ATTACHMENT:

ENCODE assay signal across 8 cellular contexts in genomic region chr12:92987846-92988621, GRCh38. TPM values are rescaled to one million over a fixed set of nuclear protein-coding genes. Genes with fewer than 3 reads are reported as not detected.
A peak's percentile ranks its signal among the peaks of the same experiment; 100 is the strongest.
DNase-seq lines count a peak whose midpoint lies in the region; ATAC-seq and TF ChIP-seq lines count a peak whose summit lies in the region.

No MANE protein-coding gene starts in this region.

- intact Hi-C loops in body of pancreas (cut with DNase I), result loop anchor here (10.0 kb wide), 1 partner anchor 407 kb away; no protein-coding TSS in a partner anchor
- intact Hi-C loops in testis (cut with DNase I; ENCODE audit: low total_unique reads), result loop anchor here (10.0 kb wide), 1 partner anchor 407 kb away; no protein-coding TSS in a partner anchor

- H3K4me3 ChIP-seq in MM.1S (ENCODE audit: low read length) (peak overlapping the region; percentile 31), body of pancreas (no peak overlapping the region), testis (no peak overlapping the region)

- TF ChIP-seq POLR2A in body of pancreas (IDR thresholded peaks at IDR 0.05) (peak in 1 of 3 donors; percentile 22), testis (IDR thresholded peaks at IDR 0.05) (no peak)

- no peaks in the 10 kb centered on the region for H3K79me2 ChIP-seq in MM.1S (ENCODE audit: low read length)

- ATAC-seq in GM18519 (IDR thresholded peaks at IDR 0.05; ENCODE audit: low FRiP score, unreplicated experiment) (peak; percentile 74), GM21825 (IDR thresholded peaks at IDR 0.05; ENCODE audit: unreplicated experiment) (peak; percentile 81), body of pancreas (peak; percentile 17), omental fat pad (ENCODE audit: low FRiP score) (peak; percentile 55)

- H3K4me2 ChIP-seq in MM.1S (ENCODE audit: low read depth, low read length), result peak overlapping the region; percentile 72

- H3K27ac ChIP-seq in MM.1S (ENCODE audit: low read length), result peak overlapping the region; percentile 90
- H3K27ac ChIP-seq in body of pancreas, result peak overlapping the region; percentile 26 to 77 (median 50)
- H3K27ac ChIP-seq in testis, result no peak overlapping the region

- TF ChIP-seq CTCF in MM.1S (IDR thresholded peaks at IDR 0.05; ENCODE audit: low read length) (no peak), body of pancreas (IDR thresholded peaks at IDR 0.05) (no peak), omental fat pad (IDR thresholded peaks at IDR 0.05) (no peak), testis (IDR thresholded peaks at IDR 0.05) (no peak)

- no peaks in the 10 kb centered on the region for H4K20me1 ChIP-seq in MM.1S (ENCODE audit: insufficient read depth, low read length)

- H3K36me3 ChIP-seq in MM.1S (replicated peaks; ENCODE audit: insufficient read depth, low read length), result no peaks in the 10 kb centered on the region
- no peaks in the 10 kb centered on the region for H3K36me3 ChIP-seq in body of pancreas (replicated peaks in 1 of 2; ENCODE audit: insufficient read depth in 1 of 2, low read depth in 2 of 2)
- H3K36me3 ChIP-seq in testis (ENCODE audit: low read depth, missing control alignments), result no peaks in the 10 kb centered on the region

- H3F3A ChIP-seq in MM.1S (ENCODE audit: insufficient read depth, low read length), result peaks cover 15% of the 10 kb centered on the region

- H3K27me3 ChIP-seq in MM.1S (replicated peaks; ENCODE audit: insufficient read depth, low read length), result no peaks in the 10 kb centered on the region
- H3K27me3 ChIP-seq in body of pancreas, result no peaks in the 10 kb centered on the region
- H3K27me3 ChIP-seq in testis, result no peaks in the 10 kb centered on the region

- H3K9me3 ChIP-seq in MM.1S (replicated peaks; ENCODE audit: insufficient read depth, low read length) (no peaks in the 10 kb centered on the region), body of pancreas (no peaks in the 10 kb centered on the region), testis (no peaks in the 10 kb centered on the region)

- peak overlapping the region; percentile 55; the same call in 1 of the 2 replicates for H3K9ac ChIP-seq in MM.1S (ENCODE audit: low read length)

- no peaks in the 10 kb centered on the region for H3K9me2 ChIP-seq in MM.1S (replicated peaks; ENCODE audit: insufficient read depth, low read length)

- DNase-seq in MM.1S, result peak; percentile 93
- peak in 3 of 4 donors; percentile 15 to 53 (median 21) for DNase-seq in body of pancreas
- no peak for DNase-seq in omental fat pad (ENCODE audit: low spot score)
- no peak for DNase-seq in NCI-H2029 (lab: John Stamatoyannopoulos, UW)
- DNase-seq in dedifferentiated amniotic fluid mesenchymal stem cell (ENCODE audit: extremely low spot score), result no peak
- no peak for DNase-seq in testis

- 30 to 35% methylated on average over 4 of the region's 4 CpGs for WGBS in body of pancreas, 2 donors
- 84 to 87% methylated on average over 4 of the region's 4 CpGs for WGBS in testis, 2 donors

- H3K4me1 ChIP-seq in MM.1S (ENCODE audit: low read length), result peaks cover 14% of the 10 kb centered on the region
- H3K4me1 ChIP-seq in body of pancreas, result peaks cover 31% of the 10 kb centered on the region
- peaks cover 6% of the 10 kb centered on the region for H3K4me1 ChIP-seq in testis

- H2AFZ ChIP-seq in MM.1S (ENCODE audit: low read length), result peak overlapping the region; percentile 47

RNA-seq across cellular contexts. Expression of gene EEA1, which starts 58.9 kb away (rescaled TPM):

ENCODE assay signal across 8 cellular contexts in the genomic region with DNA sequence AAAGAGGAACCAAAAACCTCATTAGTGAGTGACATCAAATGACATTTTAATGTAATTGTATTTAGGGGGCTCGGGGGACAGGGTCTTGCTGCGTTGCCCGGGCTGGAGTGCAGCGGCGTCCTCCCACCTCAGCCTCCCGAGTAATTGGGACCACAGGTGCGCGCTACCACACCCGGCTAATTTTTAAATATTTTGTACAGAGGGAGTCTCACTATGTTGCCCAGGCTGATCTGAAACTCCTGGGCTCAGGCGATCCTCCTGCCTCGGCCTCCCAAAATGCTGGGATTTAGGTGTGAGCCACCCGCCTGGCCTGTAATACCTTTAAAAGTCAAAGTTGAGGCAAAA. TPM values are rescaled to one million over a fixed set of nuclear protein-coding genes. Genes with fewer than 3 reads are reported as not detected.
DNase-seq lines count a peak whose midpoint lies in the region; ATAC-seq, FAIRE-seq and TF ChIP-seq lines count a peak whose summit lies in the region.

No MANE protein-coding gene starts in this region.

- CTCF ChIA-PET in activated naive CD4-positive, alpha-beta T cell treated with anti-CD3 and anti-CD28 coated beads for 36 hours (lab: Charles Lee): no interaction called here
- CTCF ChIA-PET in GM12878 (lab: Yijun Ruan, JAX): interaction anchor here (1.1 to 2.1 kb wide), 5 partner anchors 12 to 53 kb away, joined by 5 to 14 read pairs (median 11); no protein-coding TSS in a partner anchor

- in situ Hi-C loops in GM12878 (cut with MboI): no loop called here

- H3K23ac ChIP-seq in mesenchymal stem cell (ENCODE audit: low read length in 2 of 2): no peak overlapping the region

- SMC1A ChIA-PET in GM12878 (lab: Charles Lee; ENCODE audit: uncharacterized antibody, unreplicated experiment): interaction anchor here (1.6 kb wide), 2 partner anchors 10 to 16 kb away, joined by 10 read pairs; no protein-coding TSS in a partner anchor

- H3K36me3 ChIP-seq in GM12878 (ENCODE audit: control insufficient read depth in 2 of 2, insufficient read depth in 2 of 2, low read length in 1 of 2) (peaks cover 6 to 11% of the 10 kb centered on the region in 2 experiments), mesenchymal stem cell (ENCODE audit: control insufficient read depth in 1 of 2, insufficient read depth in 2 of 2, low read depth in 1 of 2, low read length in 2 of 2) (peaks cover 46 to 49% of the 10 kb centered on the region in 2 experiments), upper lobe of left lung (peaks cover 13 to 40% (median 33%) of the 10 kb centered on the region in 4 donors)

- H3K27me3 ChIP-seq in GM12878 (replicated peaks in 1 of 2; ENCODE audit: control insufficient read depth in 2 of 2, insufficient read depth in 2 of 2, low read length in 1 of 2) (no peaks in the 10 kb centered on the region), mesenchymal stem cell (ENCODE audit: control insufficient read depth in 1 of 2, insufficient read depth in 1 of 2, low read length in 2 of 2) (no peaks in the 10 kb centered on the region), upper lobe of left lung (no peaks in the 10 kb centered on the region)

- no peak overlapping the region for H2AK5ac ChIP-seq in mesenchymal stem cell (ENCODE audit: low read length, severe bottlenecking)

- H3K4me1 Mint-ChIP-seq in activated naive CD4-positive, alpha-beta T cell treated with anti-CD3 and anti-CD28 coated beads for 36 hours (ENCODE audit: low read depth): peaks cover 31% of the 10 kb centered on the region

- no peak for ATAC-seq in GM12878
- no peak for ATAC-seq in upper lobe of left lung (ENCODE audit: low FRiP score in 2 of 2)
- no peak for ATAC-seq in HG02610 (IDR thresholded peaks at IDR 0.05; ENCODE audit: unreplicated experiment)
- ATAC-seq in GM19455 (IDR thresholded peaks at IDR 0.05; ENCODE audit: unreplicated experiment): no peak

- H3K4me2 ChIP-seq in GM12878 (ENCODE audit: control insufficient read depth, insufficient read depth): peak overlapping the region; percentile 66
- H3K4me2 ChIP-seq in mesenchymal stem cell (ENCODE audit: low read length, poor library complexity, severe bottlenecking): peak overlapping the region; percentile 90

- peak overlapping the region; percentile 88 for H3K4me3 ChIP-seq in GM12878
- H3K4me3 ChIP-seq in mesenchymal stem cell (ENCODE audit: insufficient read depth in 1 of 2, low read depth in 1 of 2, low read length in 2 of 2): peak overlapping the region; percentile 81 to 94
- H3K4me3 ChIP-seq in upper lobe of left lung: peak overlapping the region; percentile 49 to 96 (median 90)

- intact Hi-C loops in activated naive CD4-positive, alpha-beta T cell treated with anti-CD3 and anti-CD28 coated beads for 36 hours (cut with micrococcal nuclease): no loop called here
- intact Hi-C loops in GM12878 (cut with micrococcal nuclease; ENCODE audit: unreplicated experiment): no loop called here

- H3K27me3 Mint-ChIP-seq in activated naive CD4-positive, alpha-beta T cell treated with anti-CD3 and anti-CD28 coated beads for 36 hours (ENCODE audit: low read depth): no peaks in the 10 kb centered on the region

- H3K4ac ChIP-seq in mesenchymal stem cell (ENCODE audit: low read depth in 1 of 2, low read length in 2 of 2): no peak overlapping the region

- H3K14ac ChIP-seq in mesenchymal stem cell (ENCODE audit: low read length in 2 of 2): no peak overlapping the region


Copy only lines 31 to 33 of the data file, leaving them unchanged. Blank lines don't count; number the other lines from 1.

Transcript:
- DNase-seq in dedifferentiated amniotic fluid mesenchymal stem cell (ENCODE audit: extremely low spot score), result no peak
- no peak for DNase-seq in testis

- 30 to 35% methylated on average over 4 of the region's 4 CpGs for WGBS in body of pancreas, 2 donors